There are several different segments of local culture of which I have scant knowledge. One of those is whatever you’d like to call that segment that makes Punk Week happen in late August every year. Details in published sources are few. Even the the venerable ArborWiki’s description of the Shopping Cart Races, apparently one of the core events of Punk Week, is too vague to allow attendance or participation in the event.
Late August at the Fleetwood? Who wants to hang out at the Fleetwood for a fortnight waiting for a shopping cart race to unfold? The folks who enter the race and watch it, that’s who. I suspect that transmission of the exact date of the Shopping Cart Race is largely achieved via face-to-face and word-of-mouth communication. If you’re not a part of the regular physical community that is involved in the Shopping Cart Races, you’re not going to have advance notice, and the only way you’ll notice it at all is if you stumble across a Shopping Cart Graveyard.
So it was this year that I realized I’d once again missed the Shopping Cart Races. I noticed a set of carts up on North Main Street carefully arranged in a circle. They’re sitting there on their haunches, stubby little wheels-for-arms, engaged in some kind of grocery buggy version of the Hokey Pokey.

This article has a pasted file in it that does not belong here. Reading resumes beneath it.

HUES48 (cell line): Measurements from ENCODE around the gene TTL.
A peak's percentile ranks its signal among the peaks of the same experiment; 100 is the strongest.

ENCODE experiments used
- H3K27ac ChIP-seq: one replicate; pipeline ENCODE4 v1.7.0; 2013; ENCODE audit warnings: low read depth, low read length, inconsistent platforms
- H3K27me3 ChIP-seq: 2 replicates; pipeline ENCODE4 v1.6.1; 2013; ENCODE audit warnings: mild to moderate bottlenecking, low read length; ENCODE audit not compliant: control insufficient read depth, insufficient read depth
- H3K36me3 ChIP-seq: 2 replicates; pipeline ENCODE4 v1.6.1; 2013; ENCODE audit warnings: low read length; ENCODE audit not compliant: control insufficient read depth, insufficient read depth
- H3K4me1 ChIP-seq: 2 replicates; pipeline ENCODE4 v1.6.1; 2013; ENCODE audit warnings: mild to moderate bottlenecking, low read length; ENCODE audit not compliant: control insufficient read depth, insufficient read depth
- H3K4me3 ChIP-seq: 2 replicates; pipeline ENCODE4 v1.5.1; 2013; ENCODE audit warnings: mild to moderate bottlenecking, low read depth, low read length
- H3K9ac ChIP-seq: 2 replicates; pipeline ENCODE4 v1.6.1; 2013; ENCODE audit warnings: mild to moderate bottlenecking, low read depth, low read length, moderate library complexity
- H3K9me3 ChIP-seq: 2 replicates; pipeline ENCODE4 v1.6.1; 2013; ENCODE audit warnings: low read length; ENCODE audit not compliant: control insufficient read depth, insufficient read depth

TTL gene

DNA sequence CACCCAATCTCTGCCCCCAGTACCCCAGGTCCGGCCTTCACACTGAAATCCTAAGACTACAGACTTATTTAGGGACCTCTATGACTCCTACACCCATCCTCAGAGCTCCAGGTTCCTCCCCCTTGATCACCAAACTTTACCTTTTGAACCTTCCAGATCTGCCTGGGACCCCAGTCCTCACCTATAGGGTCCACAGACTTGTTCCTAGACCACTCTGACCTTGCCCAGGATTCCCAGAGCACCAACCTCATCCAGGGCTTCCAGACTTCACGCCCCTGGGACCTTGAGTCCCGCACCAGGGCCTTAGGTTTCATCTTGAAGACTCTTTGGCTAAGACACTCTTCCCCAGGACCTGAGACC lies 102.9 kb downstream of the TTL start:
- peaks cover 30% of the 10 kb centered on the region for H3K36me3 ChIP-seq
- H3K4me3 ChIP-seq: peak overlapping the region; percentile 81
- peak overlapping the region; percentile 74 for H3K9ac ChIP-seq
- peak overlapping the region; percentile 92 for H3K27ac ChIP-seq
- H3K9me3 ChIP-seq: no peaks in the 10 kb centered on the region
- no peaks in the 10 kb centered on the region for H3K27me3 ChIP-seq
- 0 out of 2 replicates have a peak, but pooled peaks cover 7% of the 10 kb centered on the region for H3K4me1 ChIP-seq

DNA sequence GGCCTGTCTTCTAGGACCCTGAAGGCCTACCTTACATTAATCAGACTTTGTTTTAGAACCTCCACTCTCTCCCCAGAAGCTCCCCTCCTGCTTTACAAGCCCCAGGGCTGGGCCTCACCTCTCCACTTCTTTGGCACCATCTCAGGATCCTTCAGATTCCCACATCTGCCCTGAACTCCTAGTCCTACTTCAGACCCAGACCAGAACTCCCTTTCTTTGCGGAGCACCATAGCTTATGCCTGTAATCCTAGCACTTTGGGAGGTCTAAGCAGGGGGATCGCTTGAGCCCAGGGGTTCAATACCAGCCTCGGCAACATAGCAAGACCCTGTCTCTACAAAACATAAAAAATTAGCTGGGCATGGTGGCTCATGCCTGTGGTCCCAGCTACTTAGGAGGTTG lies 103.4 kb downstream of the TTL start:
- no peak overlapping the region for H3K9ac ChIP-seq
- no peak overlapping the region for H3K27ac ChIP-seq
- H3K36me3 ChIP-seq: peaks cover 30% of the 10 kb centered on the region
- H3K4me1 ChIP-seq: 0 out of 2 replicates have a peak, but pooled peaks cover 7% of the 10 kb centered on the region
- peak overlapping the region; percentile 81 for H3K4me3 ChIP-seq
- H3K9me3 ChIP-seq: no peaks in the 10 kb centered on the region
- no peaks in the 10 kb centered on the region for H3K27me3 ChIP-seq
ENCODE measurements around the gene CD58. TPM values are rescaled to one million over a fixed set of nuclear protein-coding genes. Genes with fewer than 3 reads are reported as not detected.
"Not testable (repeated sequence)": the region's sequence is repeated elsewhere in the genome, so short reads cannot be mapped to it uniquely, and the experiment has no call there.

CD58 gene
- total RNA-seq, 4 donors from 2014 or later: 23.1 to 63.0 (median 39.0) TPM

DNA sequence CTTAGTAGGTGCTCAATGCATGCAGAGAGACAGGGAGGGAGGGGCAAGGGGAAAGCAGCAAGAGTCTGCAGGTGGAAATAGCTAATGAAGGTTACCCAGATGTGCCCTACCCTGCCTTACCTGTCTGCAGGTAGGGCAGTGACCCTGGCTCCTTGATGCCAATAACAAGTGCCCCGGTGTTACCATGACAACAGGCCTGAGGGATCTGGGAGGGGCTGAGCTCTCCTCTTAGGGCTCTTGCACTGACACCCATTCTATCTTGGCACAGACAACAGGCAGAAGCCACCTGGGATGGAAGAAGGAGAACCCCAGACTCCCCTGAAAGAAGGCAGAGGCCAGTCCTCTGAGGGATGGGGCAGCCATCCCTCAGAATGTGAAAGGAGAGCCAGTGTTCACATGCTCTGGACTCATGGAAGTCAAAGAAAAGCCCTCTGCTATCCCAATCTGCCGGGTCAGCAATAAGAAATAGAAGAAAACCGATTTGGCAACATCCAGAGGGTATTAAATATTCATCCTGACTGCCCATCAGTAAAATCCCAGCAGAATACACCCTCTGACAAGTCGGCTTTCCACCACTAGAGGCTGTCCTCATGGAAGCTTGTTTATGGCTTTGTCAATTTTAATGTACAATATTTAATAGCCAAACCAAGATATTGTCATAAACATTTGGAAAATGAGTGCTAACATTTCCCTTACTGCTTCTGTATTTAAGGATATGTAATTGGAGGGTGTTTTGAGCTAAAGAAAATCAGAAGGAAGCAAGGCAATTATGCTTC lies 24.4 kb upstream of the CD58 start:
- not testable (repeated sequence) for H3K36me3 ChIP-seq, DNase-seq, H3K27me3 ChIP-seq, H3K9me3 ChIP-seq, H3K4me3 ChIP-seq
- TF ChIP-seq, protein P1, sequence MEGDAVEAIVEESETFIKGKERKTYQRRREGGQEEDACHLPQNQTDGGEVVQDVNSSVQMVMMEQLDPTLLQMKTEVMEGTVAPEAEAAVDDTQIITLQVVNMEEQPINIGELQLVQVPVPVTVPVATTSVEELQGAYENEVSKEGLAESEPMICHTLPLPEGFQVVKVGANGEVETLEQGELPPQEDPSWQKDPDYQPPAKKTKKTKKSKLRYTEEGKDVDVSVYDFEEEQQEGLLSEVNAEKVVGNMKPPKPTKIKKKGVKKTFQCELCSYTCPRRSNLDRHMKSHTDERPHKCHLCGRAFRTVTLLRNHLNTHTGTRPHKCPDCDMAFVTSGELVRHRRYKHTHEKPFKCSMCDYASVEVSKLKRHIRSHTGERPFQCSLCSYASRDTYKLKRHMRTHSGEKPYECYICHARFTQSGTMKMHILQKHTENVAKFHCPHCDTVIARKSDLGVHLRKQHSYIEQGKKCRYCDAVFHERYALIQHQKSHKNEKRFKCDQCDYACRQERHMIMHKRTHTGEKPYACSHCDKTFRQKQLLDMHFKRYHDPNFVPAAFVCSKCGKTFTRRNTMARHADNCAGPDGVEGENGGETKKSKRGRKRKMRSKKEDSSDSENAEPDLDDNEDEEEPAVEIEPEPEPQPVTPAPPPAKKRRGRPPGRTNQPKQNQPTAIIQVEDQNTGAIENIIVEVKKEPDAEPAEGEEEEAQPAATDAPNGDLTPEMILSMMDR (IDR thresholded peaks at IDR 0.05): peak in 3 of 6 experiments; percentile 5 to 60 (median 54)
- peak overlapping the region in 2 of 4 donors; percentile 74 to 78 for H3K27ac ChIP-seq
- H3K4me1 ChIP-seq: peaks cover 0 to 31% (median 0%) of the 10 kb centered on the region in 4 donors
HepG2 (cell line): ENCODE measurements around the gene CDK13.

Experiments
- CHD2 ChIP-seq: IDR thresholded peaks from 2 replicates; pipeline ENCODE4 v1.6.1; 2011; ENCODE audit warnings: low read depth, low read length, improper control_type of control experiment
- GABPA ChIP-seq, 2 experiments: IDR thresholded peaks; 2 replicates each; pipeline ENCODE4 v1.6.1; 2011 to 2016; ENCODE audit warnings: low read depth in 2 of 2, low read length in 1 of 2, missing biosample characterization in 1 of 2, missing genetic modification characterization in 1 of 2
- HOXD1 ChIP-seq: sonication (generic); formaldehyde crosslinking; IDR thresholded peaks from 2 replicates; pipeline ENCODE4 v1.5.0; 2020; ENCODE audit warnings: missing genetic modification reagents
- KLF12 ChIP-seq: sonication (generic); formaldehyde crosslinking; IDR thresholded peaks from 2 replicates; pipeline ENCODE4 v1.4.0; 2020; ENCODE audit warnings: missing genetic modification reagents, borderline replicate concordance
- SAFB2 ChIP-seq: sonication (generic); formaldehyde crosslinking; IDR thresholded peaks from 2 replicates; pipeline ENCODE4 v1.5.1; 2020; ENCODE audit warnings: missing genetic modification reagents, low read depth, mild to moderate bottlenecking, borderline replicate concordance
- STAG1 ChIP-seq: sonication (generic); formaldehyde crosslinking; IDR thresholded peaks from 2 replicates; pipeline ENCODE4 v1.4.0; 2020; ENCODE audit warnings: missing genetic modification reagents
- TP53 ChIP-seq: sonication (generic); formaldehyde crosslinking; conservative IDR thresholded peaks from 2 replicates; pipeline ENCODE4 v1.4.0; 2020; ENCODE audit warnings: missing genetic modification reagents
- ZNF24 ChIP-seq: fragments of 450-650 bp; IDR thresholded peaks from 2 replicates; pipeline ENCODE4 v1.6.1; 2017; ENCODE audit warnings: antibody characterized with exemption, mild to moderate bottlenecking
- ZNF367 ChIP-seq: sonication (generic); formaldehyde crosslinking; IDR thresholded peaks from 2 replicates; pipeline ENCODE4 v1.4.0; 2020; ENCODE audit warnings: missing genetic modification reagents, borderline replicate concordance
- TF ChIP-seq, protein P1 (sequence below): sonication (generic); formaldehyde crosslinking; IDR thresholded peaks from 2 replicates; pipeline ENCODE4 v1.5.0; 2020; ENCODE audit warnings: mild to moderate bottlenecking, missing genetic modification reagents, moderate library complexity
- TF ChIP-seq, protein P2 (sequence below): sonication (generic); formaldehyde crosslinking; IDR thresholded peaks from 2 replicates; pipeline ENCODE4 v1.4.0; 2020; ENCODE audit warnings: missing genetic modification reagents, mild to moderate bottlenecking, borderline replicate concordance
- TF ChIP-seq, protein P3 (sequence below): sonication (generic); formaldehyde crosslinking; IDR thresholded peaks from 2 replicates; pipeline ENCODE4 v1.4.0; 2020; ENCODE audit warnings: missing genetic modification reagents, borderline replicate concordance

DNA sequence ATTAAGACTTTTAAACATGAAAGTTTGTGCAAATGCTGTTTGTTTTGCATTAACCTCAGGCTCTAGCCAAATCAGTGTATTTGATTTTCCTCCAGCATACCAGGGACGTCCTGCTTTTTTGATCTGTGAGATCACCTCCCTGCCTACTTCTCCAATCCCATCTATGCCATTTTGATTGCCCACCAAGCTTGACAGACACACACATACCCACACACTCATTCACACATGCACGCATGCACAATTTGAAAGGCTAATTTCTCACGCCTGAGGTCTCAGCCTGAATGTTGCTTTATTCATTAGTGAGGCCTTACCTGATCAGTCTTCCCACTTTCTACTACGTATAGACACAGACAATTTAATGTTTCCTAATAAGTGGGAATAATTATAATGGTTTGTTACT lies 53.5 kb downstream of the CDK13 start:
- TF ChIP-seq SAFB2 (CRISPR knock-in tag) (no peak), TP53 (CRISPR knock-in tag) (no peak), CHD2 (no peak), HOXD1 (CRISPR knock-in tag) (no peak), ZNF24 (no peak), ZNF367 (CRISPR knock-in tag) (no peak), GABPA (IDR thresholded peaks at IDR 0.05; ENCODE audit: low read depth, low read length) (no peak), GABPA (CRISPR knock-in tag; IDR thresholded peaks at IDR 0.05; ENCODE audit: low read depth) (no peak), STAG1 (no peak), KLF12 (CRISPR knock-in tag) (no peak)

One stray cart – “cart blanche” – had been excluded from the circle. It’s anyone’s guess why.
I worked in a grocery store long enough to know that grocery carts aren’t inexpensive – a little more than a hundred bucks apiece, I think. So my reflex is to start thinking about incrementally returning those carts to the stores they came from. But there’s surely a culturally appropriate waiting period before breaking apart the shopping cart circle.
Based on the one online reference I was able to find (in the Detroit Derby Girls Forums), this year’s event was staged on 19 August. A two-week waiting period would take us to 2 September. But given that these carts (in their current configuration) count as impromptu public art, and in light of our commitment as a community to supporting public art, it seems fair to extend that period by another two weeks. At least.
In addition to the physical artifacts left from Punk Week, there are some digital ones as well. This YouTube video chronicles the Zombie Walk, which apparently took place a few days before the Shopping Cart Race. What I’d like to see in the next Bank of Ann Arbor video highlighting a cross section of Ann Arborites is a bunch of these zombies growling, “MEEEE!!!”